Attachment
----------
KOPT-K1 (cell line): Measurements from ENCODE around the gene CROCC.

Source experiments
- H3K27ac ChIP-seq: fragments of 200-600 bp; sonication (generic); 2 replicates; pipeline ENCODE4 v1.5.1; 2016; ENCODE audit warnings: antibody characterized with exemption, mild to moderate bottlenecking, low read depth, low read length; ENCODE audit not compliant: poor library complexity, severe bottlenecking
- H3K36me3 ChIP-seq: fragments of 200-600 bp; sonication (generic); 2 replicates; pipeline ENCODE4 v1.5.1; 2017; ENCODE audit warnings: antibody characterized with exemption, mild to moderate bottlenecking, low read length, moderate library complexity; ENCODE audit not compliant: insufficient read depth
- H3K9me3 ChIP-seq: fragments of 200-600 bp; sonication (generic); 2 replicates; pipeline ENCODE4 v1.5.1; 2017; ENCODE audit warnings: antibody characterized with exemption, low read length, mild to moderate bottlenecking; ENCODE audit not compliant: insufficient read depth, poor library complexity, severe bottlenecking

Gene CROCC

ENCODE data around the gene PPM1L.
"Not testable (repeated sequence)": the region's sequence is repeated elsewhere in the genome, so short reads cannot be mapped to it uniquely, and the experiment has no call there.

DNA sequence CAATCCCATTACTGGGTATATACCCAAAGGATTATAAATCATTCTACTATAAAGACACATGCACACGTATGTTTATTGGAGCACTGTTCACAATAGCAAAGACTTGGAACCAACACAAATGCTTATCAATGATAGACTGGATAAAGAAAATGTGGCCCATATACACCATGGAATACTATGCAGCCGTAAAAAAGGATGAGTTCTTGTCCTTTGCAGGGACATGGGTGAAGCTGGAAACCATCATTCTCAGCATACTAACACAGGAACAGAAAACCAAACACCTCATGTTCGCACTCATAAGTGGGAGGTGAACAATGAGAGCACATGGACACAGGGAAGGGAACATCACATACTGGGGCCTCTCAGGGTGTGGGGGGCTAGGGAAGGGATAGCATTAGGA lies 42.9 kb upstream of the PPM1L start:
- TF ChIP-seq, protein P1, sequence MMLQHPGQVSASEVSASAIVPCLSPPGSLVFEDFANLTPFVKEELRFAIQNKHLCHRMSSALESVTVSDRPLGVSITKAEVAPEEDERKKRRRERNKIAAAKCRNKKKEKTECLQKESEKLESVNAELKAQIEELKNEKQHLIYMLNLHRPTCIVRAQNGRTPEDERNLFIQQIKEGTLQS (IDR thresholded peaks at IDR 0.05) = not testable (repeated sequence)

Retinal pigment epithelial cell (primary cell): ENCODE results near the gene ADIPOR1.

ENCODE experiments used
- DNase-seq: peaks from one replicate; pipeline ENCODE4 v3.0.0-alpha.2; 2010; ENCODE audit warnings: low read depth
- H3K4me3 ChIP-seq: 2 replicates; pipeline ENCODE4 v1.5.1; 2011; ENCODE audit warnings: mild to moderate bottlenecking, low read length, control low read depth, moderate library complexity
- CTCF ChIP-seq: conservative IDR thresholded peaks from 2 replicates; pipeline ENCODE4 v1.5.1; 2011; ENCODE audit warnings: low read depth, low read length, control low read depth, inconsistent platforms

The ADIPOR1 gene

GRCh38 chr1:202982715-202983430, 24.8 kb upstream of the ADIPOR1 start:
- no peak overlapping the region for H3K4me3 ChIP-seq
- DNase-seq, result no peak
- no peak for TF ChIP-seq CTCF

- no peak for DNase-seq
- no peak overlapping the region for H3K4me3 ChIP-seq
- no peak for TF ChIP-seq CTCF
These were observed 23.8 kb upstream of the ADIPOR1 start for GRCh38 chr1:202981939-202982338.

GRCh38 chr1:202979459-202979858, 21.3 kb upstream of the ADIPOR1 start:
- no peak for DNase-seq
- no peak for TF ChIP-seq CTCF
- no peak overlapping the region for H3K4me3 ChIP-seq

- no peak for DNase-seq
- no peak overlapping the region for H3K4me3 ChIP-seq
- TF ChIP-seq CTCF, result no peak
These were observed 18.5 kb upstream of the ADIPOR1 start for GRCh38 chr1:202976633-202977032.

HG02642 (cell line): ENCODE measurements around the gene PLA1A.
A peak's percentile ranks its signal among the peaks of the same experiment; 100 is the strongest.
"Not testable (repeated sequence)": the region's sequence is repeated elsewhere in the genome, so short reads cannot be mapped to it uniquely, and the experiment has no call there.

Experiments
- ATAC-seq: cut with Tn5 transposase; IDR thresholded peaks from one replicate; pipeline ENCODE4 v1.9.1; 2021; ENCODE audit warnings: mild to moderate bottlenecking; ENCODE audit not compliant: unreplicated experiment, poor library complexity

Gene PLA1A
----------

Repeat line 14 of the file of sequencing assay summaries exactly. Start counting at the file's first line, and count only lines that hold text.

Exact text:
- H3K4me3 ChIP-seq: 2 replicates; pipeline ENCODE4 v1.5.1; 2011; ENCODE audit warnings: mild to moderate bottlenecking, low read length, control low read depth, moderate library complexity